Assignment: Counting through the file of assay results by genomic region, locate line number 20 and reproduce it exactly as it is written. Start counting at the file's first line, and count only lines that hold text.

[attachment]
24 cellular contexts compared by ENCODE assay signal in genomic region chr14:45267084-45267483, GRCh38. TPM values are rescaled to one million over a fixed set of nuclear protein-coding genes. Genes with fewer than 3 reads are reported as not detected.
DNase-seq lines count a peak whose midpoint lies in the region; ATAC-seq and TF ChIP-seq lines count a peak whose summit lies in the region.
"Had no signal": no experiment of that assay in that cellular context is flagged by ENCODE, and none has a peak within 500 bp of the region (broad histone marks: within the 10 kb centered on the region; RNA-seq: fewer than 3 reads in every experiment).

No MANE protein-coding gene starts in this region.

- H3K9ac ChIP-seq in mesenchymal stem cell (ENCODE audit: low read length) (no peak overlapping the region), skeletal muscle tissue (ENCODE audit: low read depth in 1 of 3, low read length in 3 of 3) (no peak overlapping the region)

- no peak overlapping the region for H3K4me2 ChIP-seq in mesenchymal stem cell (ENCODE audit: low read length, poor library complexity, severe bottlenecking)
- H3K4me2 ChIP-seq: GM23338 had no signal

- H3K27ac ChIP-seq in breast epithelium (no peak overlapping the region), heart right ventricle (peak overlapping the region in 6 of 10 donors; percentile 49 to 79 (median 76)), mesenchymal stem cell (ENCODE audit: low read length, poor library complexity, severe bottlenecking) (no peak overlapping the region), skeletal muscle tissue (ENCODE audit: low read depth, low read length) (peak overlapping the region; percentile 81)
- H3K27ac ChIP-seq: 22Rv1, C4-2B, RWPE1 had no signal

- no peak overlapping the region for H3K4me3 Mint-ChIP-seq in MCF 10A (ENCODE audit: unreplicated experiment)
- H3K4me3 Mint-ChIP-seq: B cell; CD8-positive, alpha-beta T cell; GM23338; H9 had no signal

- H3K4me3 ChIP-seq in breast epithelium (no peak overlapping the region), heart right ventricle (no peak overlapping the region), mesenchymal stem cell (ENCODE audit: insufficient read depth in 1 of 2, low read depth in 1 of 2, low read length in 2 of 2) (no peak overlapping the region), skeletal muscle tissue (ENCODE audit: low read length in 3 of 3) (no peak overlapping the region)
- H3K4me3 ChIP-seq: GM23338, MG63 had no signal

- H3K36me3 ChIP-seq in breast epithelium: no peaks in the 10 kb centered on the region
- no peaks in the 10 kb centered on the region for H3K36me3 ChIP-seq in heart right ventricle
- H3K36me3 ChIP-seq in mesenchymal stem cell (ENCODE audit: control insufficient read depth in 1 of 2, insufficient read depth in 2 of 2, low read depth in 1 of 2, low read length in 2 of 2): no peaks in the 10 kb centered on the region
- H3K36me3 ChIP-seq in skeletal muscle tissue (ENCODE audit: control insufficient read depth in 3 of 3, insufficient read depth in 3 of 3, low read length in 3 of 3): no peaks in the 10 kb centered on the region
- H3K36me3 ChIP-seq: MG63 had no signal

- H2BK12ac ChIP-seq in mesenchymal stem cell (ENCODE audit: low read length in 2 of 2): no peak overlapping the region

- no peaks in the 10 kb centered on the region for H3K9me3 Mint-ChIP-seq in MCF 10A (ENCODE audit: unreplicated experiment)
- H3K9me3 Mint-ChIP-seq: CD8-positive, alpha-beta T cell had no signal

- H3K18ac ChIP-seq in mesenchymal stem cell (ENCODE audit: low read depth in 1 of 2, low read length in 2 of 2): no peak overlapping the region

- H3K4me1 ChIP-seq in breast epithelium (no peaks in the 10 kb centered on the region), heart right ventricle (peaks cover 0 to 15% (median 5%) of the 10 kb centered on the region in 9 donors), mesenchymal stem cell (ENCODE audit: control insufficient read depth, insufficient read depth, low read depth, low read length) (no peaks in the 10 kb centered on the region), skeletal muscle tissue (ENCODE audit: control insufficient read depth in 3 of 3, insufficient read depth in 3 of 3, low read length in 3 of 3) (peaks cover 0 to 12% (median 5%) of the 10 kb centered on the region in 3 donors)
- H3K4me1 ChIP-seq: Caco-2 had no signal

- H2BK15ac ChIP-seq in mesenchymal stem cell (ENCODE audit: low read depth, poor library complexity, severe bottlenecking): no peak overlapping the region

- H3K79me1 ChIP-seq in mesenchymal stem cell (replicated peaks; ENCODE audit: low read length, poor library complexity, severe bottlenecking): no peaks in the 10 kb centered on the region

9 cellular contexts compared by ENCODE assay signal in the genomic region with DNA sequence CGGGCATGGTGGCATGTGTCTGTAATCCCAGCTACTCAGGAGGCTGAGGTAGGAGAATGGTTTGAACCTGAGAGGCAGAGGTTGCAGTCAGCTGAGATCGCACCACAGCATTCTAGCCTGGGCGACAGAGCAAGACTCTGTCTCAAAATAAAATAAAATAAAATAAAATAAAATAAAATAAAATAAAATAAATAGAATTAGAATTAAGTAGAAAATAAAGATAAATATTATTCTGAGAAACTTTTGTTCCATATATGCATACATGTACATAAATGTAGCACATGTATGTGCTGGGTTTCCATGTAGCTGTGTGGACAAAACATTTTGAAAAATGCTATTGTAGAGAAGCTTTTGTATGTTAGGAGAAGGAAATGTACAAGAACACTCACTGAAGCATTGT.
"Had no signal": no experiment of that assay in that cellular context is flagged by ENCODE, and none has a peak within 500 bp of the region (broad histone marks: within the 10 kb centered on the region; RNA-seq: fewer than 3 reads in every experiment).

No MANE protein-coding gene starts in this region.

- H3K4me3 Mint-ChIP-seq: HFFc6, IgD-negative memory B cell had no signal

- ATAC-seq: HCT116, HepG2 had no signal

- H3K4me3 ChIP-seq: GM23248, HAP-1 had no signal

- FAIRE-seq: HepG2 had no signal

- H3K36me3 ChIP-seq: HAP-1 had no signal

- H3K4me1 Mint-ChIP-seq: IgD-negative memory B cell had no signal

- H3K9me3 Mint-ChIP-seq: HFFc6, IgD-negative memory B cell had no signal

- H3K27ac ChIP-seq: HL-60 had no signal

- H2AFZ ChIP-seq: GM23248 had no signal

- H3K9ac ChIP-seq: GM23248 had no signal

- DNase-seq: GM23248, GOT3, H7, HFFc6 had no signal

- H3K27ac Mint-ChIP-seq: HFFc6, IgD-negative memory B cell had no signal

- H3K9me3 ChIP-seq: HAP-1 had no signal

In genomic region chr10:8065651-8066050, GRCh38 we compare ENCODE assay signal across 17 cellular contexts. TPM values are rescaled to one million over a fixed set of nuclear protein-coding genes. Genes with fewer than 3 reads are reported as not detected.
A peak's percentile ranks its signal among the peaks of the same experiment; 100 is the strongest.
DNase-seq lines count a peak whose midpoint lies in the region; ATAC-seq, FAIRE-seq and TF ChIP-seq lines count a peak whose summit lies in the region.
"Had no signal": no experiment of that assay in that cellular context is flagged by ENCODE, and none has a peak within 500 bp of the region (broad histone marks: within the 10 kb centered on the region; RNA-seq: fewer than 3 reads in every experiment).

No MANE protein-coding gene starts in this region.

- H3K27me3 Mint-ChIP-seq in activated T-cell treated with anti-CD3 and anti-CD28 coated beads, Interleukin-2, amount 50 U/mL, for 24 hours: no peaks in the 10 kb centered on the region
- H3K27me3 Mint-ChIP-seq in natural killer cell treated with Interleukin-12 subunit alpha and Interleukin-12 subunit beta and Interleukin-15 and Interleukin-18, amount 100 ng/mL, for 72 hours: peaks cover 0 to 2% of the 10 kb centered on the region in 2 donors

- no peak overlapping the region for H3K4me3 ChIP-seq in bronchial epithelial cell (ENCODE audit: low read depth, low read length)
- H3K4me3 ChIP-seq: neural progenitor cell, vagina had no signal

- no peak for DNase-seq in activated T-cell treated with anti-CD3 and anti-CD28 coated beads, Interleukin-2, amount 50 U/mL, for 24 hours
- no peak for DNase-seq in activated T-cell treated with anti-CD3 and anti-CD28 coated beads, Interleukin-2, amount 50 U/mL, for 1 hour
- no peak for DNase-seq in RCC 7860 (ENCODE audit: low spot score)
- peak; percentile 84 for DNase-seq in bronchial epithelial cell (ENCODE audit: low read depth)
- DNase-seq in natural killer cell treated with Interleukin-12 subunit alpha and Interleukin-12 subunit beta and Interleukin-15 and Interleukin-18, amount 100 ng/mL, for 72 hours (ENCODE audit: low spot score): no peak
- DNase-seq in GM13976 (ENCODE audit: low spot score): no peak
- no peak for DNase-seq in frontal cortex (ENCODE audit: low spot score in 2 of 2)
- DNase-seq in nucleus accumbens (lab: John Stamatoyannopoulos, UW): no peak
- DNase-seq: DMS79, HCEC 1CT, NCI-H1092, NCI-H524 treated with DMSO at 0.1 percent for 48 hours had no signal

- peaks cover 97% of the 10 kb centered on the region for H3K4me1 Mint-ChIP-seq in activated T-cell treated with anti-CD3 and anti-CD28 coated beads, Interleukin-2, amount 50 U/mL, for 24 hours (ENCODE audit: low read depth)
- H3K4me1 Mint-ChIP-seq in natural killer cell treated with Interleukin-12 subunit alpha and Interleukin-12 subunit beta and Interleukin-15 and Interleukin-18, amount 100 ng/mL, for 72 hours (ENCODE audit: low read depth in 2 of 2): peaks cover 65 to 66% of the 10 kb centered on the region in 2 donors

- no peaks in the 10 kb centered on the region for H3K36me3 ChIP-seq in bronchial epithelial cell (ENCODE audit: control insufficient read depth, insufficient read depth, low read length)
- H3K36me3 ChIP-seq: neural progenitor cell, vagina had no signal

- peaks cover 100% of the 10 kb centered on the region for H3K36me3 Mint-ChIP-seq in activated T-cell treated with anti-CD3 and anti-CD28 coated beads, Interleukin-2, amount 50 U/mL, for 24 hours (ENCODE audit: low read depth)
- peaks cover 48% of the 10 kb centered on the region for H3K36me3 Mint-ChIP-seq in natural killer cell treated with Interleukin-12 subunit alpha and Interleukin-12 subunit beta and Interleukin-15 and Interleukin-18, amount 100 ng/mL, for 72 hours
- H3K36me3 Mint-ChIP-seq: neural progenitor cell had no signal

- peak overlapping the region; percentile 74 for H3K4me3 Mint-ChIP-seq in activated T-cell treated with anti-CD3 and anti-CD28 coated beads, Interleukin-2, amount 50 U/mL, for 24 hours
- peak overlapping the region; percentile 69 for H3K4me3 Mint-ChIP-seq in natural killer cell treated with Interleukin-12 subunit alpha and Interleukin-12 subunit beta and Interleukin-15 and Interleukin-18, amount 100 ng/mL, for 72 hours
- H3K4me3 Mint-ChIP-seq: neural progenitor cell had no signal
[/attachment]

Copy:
- no peaks in the 10 kb centered on the region for H3K9me3 Mint-ChIP-seq in MCF 10A (ENCODE audit: unreplicated experiment)